Ilam

Slideshow

Ilam lies at the lower end of the River Manifold and is one of the prettiest villages in this area of the Peak, with one of the longest histories. The current village was moved in the 1820s by Jesse Watts-Russell from its position near Ilam Hall and rebuilt in its current location in what Watts-Russell considered to be 'Alpine style'. This explains both the unusual style of the buildings and the surprising distance between them and the village church. The centre of the village is dominated by a memorial cross similar to Charing Cross, erected by Jesse Watts-Russell in 1840 to commemorate his wife, Mary.

The village was inhabited in Saxon times and the church incorporates some Saxon stonework as well as the tomb of the Saxon saint, Bertram, who lived as a hermit in this area. In 1004 the village was given to Burton on Trent Abbey and a small monastic settlement was established here - after the dissolution of the monasteries this was purchased by the Port family who owned the estate for the next 300 years and established the first Ilam Hall, which was torn down and rebuilt in grand style by Jesse Watts-Russell in the 1820s. The main part of his hall was demolished in the 1930s, but the remaining section is a Youth Hostel and the whole estate now belongs to the National Trust.

At the hall there are tea rooms and a National Trust Information centre, plus a very well-appointed National Trust caravan site.

Throwley Hall
Throwley Hall
Three kilometres to the north-west, up the Manifold Valley, lies Throwley Hall, where the ruins of a fine Elizabethan manor house stand next to its less charismatic 18th century replacement. The manor house was built in 1603 for Simon Meverell, a scion of the Meverell family to whom Throwley belonged from 1203 to the mid 17th century. The house passed to Charles Cotton on his marriage to the widow of the last of the Meverells, but was later allowed to go to ruin. What remains is currently being made safe and restored by English Heritage.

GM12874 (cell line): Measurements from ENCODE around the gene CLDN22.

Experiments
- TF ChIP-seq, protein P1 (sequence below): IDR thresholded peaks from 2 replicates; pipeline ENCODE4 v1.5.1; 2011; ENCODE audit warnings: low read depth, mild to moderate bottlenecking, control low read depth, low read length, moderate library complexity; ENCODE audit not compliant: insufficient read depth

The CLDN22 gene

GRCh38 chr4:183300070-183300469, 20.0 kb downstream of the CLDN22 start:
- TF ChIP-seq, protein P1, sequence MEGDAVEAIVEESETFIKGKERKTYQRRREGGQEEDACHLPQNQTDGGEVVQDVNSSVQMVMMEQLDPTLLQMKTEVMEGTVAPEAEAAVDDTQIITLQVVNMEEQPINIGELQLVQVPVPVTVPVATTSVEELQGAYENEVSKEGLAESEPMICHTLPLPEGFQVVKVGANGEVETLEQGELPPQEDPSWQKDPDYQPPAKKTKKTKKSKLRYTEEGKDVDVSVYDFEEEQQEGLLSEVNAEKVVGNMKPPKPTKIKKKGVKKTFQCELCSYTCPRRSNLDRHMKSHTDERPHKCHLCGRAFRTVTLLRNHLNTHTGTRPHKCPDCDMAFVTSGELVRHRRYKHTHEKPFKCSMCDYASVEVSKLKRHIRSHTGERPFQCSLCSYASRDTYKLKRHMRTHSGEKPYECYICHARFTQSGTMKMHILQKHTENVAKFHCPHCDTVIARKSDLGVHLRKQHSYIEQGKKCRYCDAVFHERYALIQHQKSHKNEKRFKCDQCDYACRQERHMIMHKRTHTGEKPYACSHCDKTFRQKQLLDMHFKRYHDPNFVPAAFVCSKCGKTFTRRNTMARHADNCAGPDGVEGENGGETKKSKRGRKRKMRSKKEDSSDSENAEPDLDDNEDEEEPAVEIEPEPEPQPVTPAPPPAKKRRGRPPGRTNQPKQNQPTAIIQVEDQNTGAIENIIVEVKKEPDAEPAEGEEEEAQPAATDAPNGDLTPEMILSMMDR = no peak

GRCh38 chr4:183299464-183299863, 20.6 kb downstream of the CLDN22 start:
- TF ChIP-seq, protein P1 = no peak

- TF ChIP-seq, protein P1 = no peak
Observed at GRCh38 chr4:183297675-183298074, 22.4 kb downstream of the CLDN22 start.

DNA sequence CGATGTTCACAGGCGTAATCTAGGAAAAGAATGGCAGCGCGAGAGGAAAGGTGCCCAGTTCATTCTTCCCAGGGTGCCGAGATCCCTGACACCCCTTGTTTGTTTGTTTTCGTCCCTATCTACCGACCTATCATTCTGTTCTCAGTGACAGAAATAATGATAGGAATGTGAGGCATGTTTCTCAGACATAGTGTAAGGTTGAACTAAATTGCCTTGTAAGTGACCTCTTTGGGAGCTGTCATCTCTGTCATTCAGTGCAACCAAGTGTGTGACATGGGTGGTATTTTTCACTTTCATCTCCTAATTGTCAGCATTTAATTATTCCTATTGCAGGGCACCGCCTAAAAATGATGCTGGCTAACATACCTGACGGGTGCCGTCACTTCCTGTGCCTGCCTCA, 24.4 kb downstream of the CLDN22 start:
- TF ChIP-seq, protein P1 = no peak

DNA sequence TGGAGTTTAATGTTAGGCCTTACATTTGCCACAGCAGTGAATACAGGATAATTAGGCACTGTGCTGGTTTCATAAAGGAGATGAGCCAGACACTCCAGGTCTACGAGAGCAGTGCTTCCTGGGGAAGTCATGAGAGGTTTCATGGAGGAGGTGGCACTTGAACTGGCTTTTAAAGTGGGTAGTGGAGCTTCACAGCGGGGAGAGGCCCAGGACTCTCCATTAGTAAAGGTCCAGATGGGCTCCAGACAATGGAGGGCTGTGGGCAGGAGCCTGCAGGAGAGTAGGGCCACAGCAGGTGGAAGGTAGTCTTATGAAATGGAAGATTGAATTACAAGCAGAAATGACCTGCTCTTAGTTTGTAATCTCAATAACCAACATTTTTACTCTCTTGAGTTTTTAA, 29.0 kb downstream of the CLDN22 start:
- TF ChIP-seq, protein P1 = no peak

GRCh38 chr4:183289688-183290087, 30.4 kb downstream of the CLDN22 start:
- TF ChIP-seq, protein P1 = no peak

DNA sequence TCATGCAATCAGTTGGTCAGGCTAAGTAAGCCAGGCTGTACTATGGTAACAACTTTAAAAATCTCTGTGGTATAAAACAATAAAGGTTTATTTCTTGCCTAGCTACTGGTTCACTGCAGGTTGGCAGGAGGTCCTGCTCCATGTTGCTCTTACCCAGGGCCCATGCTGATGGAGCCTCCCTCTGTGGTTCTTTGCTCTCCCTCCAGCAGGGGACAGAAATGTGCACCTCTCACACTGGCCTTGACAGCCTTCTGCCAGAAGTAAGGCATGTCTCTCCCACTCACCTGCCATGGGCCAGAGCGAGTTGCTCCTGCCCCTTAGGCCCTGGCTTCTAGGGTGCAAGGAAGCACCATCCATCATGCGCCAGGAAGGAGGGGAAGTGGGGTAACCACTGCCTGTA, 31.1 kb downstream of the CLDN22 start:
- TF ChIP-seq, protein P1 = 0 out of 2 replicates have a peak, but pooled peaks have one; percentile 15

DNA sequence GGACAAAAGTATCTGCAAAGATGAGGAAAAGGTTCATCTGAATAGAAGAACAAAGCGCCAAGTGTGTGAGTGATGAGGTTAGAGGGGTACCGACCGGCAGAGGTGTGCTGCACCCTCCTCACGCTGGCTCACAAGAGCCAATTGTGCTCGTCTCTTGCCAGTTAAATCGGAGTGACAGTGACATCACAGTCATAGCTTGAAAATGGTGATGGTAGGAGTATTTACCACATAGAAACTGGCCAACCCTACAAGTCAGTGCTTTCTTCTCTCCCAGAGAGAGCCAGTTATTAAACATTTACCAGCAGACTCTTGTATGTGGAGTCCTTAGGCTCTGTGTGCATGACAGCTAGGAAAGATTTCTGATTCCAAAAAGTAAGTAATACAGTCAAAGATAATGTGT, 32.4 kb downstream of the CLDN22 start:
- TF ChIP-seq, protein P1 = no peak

Like Castern on the hillside opposite, Throwley was once a small agricultural village but rural depopulation has left just the hall, which is actually a large farm specialising in raising beef cattle.
 

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/places/townalbum.php Photo Gallery - click on the images to enlarge- Click Here for a slide show
Ilam Church
0 - Ilam Church
Ilam Church - the Saxon font
1 - Ilam Church - the Saxon font
Ilam Church - Pike Watts tomb
2 - Ilam Church - Pike Watts tomb
Ilam Hall - Saxon cross
3 - Ilam Hall - Saxon cross
Ilam Hall
4 - Ilam Hall
Dovedale from below Thorpe Cloud
5 - Dovedale from below Thorpe Cloud
Dovedale - The Stepping Stones
6 - Dovedale - The Stepping Stones
Dovedale - The Stepping Stones on a busy day
7 - Dovedale - The Stepping Stones on a busy day
Dovedale - The Twelve Apostles
8 - Dovedale - The Twelve Apostles
Thorpe Cloud from the river Dove
9 - Thorpe Cloud from the river Dove
Thorpe Cloud - The view up Dovedale
10 - Thorpe Cloud - The view up Dovedale
Thorpe Cloud - Descending towards Lindale
11 - Thorpe Cloud - Descending towards Lindale
Dovedale - Tissington Spires
12 - Dovedale - Tissington Spires
Dovedale - Reynards Cave
13 - Dovedale - Reynards Cave
Dovedale - Ilam Rock
14 - Dovedale - Ilam Rock
Blore Church
15 - Blore Church
Dovedale view from Blore Pastures
16 - Dovedale view from Blore Pastures
Ilam Hall - Saxon cross
17 - Ilam Hall - Saxon cross
Ilam - houses
18 - Ilam - houses
Blore Church - Bassett tomb
19 - Blore Church - Bassett tomb
Manifold Valley from Throwley
20 - Manifold Valley from Throwley
Manifold Valley - dried up river
21 - Manifold Valley - dried up river
Throwley Old Hall
22 - Throwley Old Hall
Ilam - St Bertrand's Bridge
23 - Ilam - St Bertrand's Bridge
Ilam Church - Tomb of St Bertram
24 - Ilam Church - Tomb of St Bertram
Ilam Hall
25 - Ilam Hall
Ilam Cross
26 - Ilam Cross

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